Movies are never made in one shot. Movies are made up of several takes at different times that are eventually pieced together to make a whole that we eventually see as a released Cinema movie. This process of putting all the shots or takes together is what we know as editing in post-production. Editing is a film editor must combine the greatest shots into a single cut that flows smoothly. This is what is known as continuity editing.
Continuity Editing: What Is It?
Continuity editing is a typical narrative film and television editing technique. The notion of continuity refers to making sure that all details in a film or television show are constant from shot to shot and scene to scene. Each shot feels as if it flows from the previous shot, reinforcing a sense of realism in the plot if a scene adheres to the rules of continuity.
Importance of Continuity Editing in Films
Continuity editing is essential to successful storytelling and filmmaking because it keeps viewers engrossed in the movie or television show. Filmmakers want viewers to focus solely on the action and conversation of a story. The viewer can concentrate fully when visual elements are consistent throughout a scene.
While plot holes and continuity mistakes might irritate viewers, experimental and avant-garde films may employ discontinuity editing to create the desired effect. This approach is sometimes used in Hollywood blockbusters as well.
8 Continuity Editing Techniques
In the film, there are two kinds of continuity: temporal and spatial. Temporal and spatial continuity ensures that a film appears to flow in time and that the geography of a scene remains consistent. A variety of editing techniques are available to ensure scene continuity:
1. Eyeline Match:
It must be evident who is looking at whom in a scene with various shots of multiple actors conversing. For the pictures to be intercut in post-production, a filmmaker must show characters staring at each other in wide shots with the same direction of their gaze in close-ups.
2. Diegetic sound Technique:
This is the sort of circumstance in which the onscreen action is aided by a cinematic soundtrack. Diegetic sound is any sound that comes from the film's narrative universe. Diegetic sound is essential in temporal continuity editing because it gives the impression that a scene is happening in real-time as you move from one cut to the next.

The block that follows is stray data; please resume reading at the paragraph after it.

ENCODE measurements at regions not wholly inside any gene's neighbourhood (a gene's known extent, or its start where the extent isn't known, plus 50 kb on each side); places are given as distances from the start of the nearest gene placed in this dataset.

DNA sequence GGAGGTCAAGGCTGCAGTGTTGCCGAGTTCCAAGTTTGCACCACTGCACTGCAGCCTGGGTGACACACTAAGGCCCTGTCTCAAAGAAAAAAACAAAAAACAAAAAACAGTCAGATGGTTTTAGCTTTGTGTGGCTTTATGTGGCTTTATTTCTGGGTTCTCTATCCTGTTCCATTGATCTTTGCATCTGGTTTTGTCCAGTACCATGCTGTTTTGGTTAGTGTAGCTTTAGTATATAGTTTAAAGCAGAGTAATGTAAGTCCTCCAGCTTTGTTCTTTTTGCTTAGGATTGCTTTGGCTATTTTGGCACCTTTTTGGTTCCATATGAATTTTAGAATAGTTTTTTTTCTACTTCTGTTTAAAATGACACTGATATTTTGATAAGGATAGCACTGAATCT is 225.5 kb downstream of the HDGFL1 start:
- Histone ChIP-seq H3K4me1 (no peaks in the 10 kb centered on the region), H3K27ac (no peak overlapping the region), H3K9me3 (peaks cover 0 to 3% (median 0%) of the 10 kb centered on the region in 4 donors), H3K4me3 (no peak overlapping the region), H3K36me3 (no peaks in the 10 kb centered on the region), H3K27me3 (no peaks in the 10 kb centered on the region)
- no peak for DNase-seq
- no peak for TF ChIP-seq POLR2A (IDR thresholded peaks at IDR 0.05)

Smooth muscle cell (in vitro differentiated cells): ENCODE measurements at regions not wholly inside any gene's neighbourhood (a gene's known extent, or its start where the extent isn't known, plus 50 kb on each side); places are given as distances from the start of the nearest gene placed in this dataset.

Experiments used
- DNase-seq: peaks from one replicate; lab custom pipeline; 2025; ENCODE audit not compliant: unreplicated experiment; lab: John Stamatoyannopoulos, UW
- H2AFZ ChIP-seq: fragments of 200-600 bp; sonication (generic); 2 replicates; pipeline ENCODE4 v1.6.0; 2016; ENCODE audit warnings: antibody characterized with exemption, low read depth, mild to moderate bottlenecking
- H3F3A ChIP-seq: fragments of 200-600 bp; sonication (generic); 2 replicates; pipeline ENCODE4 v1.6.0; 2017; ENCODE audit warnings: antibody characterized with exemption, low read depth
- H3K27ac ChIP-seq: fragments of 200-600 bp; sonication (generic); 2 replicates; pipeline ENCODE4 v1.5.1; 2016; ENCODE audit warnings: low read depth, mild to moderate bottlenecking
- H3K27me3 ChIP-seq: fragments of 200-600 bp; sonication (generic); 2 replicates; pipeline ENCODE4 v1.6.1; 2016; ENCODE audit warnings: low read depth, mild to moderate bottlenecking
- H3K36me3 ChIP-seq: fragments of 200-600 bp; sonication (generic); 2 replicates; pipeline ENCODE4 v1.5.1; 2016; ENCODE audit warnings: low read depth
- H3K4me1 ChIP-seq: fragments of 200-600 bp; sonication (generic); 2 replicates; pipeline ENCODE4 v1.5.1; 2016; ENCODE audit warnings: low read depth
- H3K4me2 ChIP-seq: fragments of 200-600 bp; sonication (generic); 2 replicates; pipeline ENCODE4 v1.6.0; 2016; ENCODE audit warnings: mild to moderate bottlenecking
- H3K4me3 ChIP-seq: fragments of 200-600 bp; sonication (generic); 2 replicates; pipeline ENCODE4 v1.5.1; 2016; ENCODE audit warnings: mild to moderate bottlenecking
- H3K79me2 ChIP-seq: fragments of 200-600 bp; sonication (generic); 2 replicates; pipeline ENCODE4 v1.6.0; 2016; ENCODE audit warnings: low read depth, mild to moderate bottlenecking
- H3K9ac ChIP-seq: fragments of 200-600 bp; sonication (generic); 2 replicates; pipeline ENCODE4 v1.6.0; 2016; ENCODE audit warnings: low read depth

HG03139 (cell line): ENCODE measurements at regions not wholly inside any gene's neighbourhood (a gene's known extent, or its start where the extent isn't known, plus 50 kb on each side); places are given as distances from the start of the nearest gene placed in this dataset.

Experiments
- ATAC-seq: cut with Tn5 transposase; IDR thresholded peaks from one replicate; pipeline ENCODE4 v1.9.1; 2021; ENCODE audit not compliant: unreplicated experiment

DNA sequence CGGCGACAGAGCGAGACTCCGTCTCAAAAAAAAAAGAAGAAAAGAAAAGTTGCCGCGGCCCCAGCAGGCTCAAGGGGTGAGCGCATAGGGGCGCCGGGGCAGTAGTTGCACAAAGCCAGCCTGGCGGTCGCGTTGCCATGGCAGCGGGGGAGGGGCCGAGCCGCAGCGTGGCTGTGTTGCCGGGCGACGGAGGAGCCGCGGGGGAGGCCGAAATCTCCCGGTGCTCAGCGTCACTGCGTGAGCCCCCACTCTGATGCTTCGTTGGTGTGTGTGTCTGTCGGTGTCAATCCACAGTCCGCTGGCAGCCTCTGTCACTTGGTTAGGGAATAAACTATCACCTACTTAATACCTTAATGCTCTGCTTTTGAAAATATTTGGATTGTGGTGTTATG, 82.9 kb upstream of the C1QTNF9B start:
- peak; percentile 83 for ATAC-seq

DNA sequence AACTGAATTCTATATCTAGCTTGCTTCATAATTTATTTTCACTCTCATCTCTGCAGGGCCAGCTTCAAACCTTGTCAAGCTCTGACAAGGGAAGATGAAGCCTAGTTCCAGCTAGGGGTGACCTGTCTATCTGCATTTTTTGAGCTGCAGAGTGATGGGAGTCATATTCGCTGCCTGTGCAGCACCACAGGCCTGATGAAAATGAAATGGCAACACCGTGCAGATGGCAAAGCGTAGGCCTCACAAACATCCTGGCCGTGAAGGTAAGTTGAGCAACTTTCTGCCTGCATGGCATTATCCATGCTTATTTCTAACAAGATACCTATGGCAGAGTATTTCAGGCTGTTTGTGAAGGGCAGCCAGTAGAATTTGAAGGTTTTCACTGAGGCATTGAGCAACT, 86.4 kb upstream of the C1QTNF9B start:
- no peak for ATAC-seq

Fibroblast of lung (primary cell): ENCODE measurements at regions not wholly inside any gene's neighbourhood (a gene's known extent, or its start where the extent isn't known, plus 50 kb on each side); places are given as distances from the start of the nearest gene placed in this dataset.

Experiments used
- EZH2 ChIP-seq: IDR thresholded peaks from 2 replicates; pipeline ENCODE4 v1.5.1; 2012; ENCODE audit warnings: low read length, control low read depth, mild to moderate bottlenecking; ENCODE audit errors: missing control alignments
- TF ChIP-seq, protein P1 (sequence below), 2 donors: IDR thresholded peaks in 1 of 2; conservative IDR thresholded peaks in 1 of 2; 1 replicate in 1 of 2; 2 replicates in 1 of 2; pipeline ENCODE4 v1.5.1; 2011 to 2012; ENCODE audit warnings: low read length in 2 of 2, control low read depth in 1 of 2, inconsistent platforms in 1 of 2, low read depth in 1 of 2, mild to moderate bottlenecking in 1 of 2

3. Matching Actions:
An editor will utilize this method, also known as match on action, to match cuts from one shot with those from a different view that match or continue the action of a first shot. For instance, if the establishing shot shows someone opening a door, the corresponding action shot would be the opened door from the other side.
4. The 180-degree Principle:
This is a camera movement guideline that adds to narrative storytelling by allowing viewers to see how two actors stand and experience their surroundings about each other. The 180-degree rule creates an imaginary axis between two characters, with each side of the axis representing one of the characters' points of view. By preserving the same left/right relationship between the two characters, the 180-degree rule is intended to reduce bewilderment and distraction for the audience.
5. The 30-degree Principle:
This is a set of guidelines for filming a subject from various angles in the same scene to create variation. Between images of the same topic, the camera must travel at least 30 degrees.
This approach creates parallel events amongst characters in separate locations. Two actors have a phone call in various locations, for example—each actor films independently, and the clips are blended to make it appear as if they're having a conversation. For the conversation to flow like a real conversation, the film editor would have to synchronize the sound between the two takes perfectly. Parallel editing is no exception.
This is a cut between two identical shots that gives the impression of jumping forward in time for a brief period. Jump cuts can add speed and a sense of urgency to a scene or depict the passage of time in a montage.
A flashback is a scene (or series of scenes) that occurs before the beginning of a story. Flashbacks disrupt the main narrative's chronological order to transport the audience back in time to moments that are important to the development of characters or the storyline. While flashbacks may appear to break the flow of the story, they are frequently necessary for exposing important details or explaining a conflict or missing connection.
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